Login | Register







Post new topic This topic is locked, you cannot edit posts or make further replies.  [ 16 posts ] 
Author Message
 Post subject: Which story should I focus on in 2017?
PostPosted: Fri Dec 30, 2016 3:13 am 
Moderator
Moderator

Joined: Tue Jun 21, 2011 6:27 pm
Posts: 1207
Location: Southeast Michigan
Sex: Male
Are you a published author?: No
Age: 24 Feb 1987
In past years, I've tried to work on the development of each part of my Shine Cycle series in turn, so that the whole (massive) thing is at about the same level of development. I've now finally decided to take my friends' advice and focus on one story to try to get it as close to "publishable" as I can in 2017.

The question is, which story?

Part of my development process, ever since reading Jordan Smith's book Finding the Core of Your Story, has been to create loglines for my planned stories. (Aubrey Hansen has been very helpful in revising and polishing many of these loglines; without her advice, not only would I still be stuck in my unwise former plan, my loglines would be too long and overcomplicated.) So I'll list the stories and give their loglines. If any of you have any advice as to which story I should focus my efforts on (which I should write first), or any other thoughts, I would be very grateful.

(I'm not making this a "poll" because I would either run into phpBB forum software limits or make a poll that was more than a full screen in length.)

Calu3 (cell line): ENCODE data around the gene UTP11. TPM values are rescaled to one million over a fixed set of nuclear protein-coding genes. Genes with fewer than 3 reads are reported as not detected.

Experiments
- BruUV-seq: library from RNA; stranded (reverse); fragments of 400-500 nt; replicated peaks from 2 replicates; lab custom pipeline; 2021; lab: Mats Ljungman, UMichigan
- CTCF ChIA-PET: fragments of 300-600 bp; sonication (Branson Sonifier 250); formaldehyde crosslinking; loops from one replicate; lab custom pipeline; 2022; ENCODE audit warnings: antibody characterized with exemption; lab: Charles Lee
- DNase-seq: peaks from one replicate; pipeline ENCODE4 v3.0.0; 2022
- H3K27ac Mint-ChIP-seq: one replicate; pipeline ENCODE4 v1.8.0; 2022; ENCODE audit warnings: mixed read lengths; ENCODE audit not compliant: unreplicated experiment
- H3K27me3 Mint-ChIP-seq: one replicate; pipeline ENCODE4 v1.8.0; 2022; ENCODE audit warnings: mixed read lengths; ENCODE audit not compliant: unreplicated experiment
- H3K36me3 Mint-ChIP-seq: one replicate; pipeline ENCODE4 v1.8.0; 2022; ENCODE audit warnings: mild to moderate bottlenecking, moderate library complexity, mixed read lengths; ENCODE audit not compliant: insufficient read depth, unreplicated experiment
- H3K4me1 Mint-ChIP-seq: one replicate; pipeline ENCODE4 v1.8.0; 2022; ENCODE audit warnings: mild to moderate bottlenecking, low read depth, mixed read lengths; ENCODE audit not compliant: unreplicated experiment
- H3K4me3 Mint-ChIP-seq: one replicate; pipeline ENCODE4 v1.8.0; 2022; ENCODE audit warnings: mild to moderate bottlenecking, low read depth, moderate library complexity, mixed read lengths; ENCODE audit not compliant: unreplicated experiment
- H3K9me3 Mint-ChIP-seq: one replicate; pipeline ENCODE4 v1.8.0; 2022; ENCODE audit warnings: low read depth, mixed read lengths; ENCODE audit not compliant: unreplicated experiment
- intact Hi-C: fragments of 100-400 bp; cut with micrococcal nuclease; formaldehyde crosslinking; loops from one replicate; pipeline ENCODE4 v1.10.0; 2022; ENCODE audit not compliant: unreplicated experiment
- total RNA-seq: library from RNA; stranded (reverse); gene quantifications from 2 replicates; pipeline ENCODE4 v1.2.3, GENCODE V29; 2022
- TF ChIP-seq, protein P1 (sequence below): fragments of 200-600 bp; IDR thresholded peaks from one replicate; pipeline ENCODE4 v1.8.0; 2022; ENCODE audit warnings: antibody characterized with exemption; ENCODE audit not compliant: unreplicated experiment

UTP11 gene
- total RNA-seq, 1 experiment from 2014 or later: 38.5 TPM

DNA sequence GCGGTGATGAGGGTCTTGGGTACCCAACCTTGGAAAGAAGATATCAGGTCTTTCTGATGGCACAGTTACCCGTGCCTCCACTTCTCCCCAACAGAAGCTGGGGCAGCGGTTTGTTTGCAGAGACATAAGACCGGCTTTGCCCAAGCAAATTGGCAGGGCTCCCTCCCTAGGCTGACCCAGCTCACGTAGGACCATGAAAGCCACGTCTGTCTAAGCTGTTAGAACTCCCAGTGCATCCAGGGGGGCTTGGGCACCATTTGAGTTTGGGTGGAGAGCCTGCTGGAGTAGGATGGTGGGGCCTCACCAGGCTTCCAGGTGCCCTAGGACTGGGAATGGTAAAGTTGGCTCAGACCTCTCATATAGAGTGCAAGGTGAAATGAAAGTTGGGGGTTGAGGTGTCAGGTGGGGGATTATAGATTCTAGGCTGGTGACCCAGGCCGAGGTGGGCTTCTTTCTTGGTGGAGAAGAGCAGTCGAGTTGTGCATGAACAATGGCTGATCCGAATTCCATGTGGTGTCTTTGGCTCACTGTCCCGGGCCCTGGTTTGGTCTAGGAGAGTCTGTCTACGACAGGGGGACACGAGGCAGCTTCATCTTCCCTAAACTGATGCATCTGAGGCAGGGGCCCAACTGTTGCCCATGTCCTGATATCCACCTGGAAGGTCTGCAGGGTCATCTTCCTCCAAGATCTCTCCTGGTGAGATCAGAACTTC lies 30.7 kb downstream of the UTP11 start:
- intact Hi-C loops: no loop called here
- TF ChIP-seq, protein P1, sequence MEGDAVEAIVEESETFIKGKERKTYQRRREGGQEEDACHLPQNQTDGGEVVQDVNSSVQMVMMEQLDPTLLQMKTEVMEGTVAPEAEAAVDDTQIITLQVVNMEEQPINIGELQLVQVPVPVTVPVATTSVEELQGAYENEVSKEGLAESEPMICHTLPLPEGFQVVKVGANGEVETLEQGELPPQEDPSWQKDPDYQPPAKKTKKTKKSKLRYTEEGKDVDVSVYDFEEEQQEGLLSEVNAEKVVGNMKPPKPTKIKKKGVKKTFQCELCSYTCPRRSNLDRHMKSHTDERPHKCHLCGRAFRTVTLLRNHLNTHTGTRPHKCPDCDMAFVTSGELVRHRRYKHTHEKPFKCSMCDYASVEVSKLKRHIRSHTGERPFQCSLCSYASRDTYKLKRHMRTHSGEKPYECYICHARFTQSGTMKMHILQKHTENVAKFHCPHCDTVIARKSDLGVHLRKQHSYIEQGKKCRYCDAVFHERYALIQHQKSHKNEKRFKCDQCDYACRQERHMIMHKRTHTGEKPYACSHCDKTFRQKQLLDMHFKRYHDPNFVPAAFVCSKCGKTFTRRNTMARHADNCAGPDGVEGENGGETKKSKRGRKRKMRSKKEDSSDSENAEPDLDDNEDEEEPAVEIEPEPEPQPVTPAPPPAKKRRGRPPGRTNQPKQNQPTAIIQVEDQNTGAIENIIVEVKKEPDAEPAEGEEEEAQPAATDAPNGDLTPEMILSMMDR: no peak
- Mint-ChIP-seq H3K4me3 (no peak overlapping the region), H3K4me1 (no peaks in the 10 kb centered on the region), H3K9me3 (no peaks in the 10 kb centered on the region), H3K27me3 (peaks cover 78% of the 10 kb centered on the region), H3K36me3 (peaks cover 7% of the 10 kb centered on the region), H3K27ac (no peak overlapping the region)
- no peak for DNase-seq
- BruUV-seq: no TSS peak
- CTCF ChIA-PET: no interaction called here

My "series outline" organizes most of the stories in "the main line," and there are several "sub-series" planned. I'll go through the "main line" first, omitting three that I've recently decided should be split up into at least three stories each but haven't redeveloped in that form yet.
  • Vayna: When one of the Vaynar, charged with shaping the world of [name of world] rebels, the others must prevent him from ruining the world's history before it begins.
  • The Dragon Wars: When Tashere [the villain of Vayna], having recovered from his great defeat and built an army despite the curse, invades the land of his former people, its commander must repel him, defeat him again in his home to force a truce, and rebuild.
  • Anarchy: Two young statesmen in a republic in a fantastical world must learn strategy and tactics to put down an anarchist revolt that threatens to destroy their society, without falling into the mistakes they know from the history of our world.